By Allan Cilliers:
My desire and passion to work with wildlife started as a young five-year-old boy, growing up in Mafeking. At the age of six my father taught me to hunt birds with his old BSA double 12-gauge shotgun. I spent many of my June winter holidays with my father and his friends on hunting trips for meat in Southern Botswana. Those days’ pot licenses/permits could be obtained.
During my high school years some vacations I would spend my holidays in the Okavango delta with my good friend Rocky Palmer, his father being the legendary hunter Lional Palmer who hunted with Safari South at the time. We often spent half our holidays helping Kenny Kay’s building Safari camps for Safari South.
After completing high school I was called up for compulsory military training, spending most of my time in the northern parts of Namibia, with Angola.
After completing my two-year stint with the military, I was fortunate to be offered a post in the wildlife department of Namibia. In 1978 my career started as a game ranger in Etosha National Park. Working through the ranks I was eventually promoted to Chief Warden of Etosha NP in 1987.
During my career in the game department I worked in various other postings in Namibia such as, Waterberg Plateau Park, the Kavango region, developing the Khaudum and Mahango GR, and West Caprivi (now known as Bwabwata NP).
I was fortunate to work in the game department, where I obtained invaluable experience from superiors some with up to 40 years experience and skilled Heikom and Ju’hoansi bushman trackers who had unlimited knowledge about the bush.
Very broadly my work entailed every imaginable task, from public relations, wildlife monitoring, mechanical/maintenance, game capture, problem animal control, anti poaching/law enforcement to administration. To accomplish all practical duties and responsibilities I spent at least 20 days out in my section per month, together with two trackers. Unforgettable memories and untold stories still remain with me today.
Many people fantasize about a rangers job believing it to be romantic and all you do is drive around all day observing wildlife, this is untrue, the work requires a lot of dedication, hard work and long lonely hours, especially in real wild African areas like Etosha and Caprivi, Kavango areas, where you will not see people for weeks on end.
During the early days in Etosha National Park to shoot an elephant breaking out of the Park and causing havoc amongst communities/farmers, was only allowed if there was a very good reason, either it was a real threat to human life, had killed someone or it had been wounded. We were trained in good horsemanship and most elephants were chased and herded back to the Park on horseback. Our horses were well-trained, obedient, accustomed to elephant and accepted the noise of gunfire when shooting from their back. Herding elephant back to the Park always resulted in success, but never without problems. Once elephant got tired then irritated they would turn and charge with meaning, you then became the transgressor and the one to be chassed. During one such charge my trackers horse stepped into a warthog hole and fell. Fortunately the tracker immediately crept into the warthog hole, to escape the elephant bull bearing down on him. I returned and got the attention of the elephant bull, which was standing over the hole trying to recover the unfortunate tracker with his trunk. Fortunately I managed to drive him away on my horse with gunshots. Horses were also used to conduct patrols in ones area, totaling up to 150 hours per month on horseback. Sadly today horses are not used in Etosha N P anymore and vehicles have become the favored mode of transport.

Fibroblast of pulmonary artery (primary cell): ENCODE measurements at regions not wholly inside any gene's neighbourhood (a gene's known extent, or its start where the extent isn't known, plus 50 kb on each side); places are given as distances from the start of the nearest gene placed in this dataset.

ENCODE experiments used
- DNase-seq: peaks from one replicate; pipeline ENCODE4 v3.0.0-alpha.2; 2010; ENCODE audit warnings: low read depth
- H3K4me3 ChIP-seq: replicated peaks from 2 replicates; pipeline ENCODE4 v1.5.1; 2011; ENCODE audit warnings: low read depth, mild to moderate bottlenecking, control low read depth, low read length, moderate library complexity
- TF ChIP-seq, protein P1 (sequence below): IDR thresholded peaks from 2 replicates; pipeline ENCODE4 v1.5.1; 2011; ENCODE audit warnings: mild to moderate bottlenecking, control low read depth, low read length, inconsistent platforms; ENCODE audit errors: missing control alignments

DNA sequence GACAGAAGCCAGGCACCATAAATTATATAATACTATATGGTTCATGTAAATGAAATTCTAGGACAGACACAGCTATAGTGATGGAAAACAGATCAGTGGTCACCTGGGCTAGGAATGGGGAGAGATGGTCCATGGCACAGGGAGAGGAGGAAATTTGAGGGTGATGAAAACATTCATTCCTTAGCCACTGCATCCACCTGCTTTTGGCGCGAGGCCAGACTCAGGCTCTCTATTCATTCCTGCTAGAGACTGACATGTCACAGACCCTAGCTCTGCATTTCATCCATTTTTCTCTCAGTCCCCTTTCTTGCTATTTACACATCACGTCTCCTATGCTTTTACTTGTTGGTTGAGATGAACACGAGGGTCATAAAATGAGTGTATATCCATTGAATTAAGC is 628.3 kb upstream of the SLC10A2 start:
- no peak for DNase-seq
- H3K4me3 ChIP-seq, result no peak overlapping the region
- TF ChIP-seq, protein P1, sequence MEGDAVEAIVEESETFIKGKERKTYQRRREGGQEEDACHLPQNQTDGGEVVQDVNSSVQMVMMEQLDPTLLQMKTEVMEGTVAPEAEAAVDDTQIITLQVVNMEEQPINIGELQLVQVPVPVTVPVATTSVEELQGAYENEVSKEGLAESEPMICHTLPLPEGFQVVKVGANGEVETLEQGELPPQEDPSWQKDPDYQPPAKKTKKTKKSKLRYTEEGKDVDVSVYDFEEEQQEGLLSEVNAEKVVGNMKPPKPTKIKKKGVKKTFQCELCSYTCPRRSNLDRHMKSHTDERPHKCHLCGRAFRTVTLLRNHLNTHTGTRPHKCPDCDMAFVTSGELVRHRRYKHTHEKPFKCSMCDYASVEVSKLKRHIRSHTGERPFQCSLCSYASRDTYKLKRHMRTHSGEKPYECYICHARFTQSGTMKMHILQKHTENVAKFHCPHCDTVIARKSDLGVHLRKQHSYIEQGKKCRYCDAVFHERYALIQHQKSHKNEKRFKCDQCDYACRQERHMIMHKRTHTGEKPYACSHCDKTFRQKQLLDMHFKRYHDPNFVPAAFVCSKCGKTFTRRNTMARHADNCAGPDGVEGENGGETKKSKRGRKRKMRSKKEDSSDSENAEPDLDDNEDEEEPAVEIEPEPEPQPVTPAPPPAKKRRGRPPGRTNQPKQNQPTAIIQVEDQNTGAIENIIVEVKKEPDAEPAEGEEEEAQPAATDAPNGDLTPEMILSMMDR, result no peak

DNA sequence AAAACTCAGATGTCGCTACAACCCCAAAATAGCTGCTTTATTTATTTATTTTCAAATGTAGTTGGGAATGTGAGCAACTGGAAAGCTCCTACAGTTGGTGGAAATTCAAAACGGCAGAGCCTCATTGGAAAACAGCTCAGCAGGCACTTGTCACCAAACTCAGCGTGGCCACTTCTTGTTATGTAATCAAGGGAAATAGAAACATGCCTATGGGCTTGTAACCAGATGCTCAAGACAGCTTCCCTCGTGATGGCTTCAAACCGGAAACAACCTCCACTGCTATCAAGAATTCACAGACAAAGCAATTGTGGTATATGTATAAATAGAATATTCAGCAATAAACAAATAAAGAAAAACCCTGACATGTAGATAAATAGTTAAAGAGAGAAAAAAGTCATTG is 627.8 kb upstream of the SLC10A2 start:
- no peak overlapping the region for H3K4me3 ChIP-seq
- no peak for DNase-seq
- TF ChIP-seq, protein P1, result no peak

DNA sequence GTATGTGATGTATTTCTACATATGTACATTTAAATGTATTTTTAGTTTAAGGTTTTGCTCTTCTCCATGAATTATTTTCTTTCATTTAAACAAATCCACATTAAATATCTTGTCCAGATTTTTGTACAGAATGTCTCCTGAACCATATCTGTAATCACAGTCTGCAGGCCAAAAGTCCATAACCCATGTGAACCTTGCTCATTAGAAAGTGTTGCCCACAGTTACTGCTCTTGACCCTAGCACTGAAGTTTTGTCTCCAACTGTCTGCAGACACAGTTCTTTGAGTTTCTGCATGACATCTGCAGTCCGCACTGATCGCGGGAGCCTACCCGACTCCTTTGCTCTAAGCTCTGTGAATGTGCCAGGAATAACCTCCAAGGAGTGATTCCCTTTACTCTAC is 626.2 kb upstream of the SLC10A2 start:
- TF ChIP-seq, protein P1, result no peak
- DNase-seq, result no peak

To shoot elephant we were only issued with 458 win mags and 93*62. I must stress that the 458 win is not my favored caliber today but at the time it really had a good reputation amongst conservation staff and fulfilled its role successfully. Because of elephant culling operations and shooting high number of problem elephant I was in a fortunate career position to gain a lot of practical training and experience. A lot of training was given on, marksmanship, gun safety, animal behaviour and most important, correct shot placement at different angles.
I was only 22 years of age when I experienced my first elephant charge, it was an adult cow in a breeding herd of 22 elephant that had been wounded by poachers or locals residing next to Etosha. The inconsistent wind direction at midday and little cover made our approach extremely difficult. The bunching up of the various family groups in the shade also made it difficult to identify the correct individual. After observing the elephant from a safe distance my Heikom trackers and I observed a large cow amongst a family group of seven limping and displaying an aggressive behaviour towards the other elephants. I then noticed a badly swollen front leg. Although the wind was constantly swirling in various directions, I decided to approach closer for a shot, before the whole herd bunched up together and start to move off. I managed to approach within 30 yards when the family group suddenly picked up my scent. Without any warning or hesitation the injured cow saw me moved towards me and charged. The frightening part was that the family group immediately joined in behind her. All in a split second all the training and experienced I had gained flashed through my mind. One mistake and I am dead. Trying to keep calm I lifted the 458 and placed the sights exactly between the eyes. The elephant had dropped her head and was at full charge. I fired and she immediately collapsed to the ground. Fortunately just to my right there was a medium sized mopane bush, which I managed to crawl to and used